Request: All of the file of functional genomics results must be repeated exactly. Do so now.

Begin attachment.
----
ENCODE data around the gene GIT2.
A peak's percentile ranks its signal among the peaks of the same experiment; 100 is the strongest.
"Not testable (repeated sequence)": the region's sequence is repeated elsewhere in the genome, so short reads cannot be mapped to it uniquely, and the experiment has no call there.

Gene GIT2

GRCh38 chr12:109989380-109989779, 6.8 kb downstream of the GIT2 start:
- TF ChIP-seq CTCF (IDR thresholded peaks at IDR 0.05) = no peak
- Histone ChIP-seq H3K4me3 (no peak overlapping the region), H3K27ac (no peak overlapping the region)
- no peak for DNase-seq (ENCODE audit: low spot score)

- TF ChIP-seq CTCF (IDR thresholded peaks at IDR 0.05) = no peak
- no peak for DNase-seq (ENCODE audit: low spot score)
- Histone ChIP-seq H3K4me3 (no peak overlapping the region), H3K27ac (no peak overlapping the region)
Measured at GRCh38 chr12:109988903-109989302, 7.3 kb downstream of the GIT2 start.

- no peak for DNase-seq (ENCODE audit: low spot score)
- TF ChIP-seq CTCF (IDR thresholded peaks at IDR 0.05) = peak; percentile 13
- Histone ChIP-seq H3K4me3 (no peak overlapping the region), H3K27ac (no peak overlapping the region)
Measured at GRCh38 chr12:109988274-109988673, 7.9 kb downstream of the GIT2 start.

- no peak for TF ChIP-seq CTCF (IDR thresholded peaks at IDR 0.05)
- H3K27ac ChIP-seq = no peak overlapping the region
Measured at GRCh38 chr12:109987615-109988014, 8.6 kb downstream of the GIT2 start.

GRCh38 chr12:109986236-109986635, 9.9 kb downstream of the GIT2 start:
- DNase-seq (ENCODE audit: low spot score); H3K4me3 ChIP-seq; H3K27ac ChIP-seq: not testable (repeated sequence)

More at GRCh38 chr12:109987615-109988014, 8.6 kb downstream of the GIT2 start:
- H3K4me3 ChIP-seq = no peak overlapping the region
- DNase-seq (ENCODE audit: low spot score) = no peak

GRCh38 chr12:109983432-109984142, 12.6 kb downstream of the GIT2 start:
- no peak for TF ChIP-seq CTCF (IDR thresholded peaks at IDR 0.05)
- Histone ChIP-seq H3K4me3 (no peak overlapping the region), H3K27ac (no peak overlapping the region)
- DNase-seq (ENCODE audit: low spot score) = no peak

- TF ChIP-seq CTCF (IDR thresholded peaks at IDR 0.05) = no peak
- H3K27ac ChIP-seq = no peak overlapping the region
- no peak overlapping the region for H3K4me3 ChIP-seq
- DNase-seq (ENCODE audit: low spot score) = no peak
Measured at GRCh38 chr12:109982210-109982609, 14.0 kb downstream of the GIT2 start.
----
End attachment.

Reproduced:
ENCODE data around the gene GIT2.
A peak's percentile ranks its signal among the peaks of the same experiment; 100 is the strongest.
"Not testable (repeated sequence)": the region's sequence is repeated elsewhere in the genome, so short reads cannot be mapped to it uniquely, and the experiment has no call there.

Gene GIT2

GRCh38 chr12:109989380-109989779, 6.8 kb downstream of the GIT2 start:
- TF ChIP-seq CTCF (IDR thresholded peaks at IDR 0.05) = no peak
- Histone ChIP-seq H3K4me3 (no peak overlapping the region), H3K27ac (no peak overlapping the region)
- no peak for DNase-seq (ENCODE audit: low spot score)

- TF ChIP-seq CTCF (IDR thresholded peaks at IDR 0.05) = no peak
- no peak for DNase-seq (ENCODE audit: low spot score)
- Histone ChIP-seq H3K4me3 (no peak overlapping the region), H3K27ac (no peak overlapping the region)
Measured at GRCh38 chr12:109988903-109989302, 7.3 kb downstream of the GIT2 start.

- no peak for DNase-seq (ENCODE audit: low spot score)
- TF ChIP-seq CTCF (IDR thresholded peaks at IDR 0.05) = peak; percentile 13
- Histone ChIP-seq H3K4me3 (no peak overlapping the region), H3K27ac (no peak overlapping the region)
Measured at GRCh38 chr12:109988274-109988673, 7.9 kb downstream of the GIT2 start.

- no peak for TF ChIP-seq CTCF (IDR thresholded peaks at IDR 0.05)
- H3K27ac ChIP-seq = no peak overlapping the region
Measured at GRCh38 chr12:109987615-109988014, 8.6 kb downstream of the GIT2 start.

GRCh38 chr12:109986236-109986635, 9.9 kb downstream of the GIT2 start:
- DNase-seq (ENCODE audit: low spot score); H3K4me3 ChIP-seq; H3K27ac ChIP-seq: not testable (repeated sequence)

More at GRCh38 chr12:109987615-109988014, 8.6 kb downstream of the GIT2 start:
- H3K4me3 ChIP-seq = no peak overlapping the region
- DNase-seq (ENCODE audit: low spot score) = no peak

GRCh38 chr12:109983432-109984142, 12.6 kb downstream of the GIT2 start:
- no peak for TF ChIP-seq CTCF (IDR thresholded peaks at IDR 0.05)
- Histone ChIP-seq H3K4me3 (no peak overlapping the region), H3K27ac (no peak overlapping the region)
- DNase-seq (ENCODE audit: low spot score) = no peak

- TF ChIP-seq CTCF (IDR thresholded peaks at IDR 0.05) = no peak
- H3K27ac ChIP-seq = no peak overlapping the region
- no peak overlapping the region for H3K4me3 ChIP-seq
- DNase-seq (ENCODE audit: low spot score) = no peak
Measured at GRCh38 chr12:109982210-109982609, 14.0 kb downstream of the GIT2 start.